Andrei Vavilov, a former deputy finance minister and hedge fund magnate.
Andrei Vavilov generated worldwide headlines when he sued Plaza Hotel developer Elad Properties in 2008, complaining that two penthouses he’d committed to buy for a cool $53.5 million (and planned to combine) had been ruined by ugly architectural features including narrow windows that “make the space more closely resemble an attic than a luxury penthouse living room,” according to the lawsuit.
Vavilov, who sports wire-rimmed glasses and a salt-and-pepper buzz-cut, illustrates both the spoils in play in modern Russia and the danger one can face in attempting to grab them.
He rose to be deputy finance minister under former President Boris Yeltsin in 1992, helped push through privatizations and other reforms and survived a James Bond–like assassination attempt in 1996, when someone blew up his car in a Kremlin parking lot, according to the New York Times. (Vavilov was not in it at the time.)
He later joined the board of the Russian energy firm Gazprom as a financial counselor, bought a controlling stake in a smaller oil company with a $25 million loan and sold the company just four years later for $600 million in cash, according to the newspaper. But he was dogged by suspicions that he was involved in insider deals and, in the late 1990s, Russian federal prosecutors investigated whether he embezzled $231 million during the sale of MiG fighter jets to India. He denied the accusations, and the case was closed in 2008 after the 10-year statute of limitations expired.
Vavilov, of course, is just one of the many Russian billionaires to buy a lavish New York apartment in the last few years. And that number is only likely to grow. The number of Russians on the Forbes list of the world’s billionaires has gone from zero in 2000 to 96 this year. And every year, new arrivals seem to one-up each other when it comes to buying real estate here.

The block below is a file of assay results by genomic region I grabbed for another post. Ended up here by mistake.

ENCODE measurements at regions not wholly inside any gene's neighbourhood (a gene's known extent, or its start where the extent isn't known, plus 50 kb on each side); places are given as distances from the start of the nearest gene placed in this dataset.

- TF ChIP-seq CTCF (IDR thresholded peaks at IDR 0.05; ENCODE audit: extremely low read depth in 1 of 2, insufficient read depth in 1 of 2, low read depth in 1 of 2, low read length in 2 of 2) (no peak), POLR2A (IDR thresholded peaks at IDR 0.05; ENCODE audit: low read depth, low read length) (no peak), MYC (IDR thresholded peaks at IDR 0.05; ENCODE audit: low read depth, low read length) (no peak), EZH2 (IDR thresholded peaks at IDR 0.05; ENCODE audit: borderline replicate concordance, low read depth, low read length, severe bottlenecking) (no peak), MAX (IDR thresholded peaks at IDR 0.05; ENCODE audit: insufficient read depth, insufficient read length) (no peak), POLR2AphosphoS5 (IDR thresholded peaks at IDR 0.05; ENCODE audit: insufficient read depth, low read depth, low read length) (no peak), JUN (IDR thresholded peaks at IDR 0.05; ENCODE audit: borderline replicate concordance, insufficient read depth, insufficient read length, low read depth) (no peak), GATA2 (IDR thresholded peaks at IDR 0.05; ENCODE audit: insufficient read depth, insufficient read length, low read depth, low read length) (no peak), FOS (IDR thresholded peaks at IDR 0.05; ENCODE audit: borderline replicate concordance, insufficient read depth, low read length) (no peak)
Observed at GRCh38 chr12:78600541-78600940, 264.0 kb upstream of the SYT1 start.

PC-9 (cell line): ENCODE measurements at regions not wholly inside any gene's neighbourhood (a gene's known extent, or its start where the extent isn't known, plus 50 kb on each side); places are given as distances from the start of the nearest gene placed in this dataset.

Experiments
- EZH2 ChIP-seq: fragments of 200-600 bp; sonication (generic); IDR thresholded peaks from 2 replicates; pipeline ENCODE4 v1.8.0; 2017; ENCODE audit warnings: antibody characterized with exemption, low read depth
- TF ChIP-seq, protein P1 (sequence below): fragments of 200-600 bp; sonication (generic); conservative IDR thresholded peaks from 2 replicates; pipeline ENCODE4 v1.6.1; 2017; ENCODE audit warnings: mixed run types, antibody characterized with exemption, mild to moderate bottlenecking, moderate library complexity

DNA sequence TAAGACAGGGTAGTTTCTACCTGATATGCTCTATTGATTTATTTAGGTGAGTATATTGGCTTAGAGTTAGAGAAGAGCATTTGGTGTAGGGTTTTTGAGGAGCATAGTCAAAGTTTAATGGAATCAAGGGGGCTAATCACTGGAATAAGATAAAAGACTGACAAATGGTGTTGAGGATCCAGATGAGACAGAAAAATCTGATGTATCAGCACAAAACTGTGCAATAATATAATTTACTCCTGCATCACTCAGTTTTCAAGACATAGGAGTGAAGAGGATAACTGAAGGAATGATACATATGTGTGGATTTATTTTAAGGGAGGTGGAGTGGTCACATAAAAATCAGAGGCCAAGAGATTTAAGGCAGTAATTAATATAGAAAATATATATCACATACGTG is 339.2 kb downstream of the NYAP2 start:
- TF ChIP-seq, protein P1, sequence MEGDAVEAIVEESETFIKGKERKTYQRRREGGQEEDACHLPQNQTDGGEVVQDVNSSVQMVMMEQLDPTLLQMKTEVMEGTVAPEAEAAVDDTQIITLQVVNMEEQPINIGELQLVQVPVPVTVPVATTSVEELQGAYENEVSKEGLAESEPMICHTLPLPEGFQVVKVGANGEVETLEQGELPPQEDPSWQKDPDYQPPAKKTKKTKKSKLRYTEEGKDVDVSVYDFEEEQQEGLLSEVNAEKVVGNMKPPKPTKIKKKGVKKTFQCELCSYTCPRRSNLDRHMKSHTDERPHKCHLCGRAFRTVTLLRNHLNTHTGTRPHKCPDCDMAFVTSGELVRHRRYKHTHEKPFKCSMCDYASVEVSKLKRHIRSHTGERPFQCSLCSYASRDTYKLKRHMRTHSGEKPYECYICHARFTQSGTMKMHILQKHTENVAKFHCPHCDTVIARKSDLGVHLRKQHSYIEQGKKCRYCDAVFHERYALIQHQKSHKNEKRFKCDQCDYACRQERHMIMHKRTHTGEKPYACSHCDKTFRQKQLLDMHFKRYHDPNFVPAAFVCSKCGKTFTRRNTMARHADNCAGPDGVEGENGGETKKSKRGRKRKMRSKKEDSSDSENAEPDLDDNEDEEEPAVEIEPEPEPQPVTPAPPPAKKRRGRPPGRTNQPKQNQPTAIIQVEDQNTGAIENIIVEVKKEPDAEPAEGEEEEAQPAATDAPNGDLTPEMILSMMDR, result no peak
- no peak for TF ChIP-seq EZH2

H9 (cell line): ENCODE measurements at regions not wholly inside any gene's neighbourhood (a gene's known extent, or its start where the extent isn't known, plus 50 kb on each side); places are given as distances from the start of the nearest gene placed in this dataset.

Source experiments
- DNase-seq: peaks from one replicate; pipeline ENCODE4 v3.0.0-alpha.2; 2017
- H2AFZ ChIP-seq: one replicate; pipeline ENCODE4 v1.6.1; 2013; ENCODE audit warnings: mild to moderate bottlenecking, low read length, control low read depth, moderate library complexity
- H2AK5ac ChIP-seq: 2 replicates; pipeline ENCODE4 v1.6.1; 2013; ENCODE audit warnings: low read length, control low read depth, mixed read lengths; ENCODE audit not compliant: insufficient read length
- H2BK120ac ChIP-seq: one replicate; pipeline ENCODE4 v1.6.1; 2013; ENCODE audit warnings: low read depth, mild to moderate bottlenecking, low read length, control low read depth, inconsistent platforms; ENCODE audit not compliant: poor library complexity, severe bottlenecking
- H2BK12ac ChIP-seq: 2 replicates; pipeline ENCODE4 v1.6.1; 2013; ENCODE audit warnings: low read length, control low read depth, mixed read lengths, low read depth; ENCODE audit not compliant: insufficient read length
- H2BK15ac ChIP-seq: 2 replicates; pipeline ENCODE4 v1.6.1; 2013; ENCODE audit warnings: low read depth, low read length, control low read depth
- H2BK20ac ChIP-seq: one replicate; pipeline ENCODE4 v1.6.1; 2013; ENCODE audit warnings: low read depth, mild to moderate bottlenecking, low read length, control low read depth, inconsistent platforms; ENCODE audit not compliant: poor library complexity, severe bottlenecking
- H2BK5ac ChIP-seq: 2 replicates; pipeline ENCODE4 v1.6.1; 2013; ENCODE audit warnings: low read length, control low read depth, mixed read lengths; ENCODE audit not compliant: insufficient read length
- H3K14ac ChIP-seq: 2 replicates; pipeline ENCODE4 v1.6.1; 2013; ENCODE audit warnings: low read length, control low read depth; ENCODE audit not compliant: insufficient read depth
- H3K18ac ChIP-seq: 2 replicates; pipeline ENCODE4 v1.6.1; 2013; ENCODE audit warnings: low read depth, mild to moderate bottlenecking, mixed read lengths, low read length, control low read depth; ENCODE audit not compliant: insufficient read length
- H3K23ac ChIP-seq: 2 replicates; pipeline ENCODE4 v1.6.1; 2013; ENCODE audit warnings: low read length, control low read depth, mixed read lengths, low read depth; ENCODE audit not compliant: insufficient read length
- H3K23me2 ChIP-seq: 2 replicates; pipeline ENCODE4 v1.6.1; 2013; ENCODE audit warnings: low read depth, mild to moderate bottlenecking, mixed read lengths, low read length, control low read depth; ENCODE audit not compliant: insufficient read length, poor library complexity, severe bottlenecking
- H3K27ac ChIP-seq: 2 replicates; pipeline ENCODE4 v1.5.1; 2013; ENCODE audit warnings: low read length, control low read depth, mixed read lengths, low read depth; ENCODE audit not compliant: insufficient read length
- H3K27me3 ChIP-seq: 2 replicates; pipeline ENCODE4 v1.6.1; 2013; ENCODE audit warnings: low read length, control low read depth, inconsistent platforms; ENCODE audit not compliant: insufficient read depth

One of the highest-profile deals involving a Russian billionaire is, of course, the $88 million pad that Dmitry Rybolovlev bought for his 22-year-old daughter, Ekaterina, at 15 Central Park West. The purchase of the apartment, which was owned by former Citigroup chairman Sandy Weill, was the highest closed sales price ever for a Manhattan apartment.
The purchase came four years after Rybolovlev broke another record, when he shelled out about $100 million for Donald Trump’s 69,000-square-foot Palm Beach estate.
Both of those properties are now at the center of his divorce.
Rybolovlev’s estranged wife, Elena, sued in Manhattan and Florida, alleging that Rybolovlev used trusts linked to their children to shield his assets from her.
Rybolovlev — who’s worth an estimated $8 billion — was one of Russia’s early stockbrokers. He bought shares in state-owned enterprises, founded a bank and made his fortune investing in potash fertilizer during the privatization of those state-owned enterprises.
Like Vavilov, his past is replete with innuendo and spy-novel–type details.
He is said to wear a bulletproof vest, has an art collection worth more than $500 million with works by Monet and Picasso, and owns homes in Dubai, Monaco, Paris and Geneva. According to the New York Times, Rybolovlev has not set foot in either the Florida or New York property since purchasing them.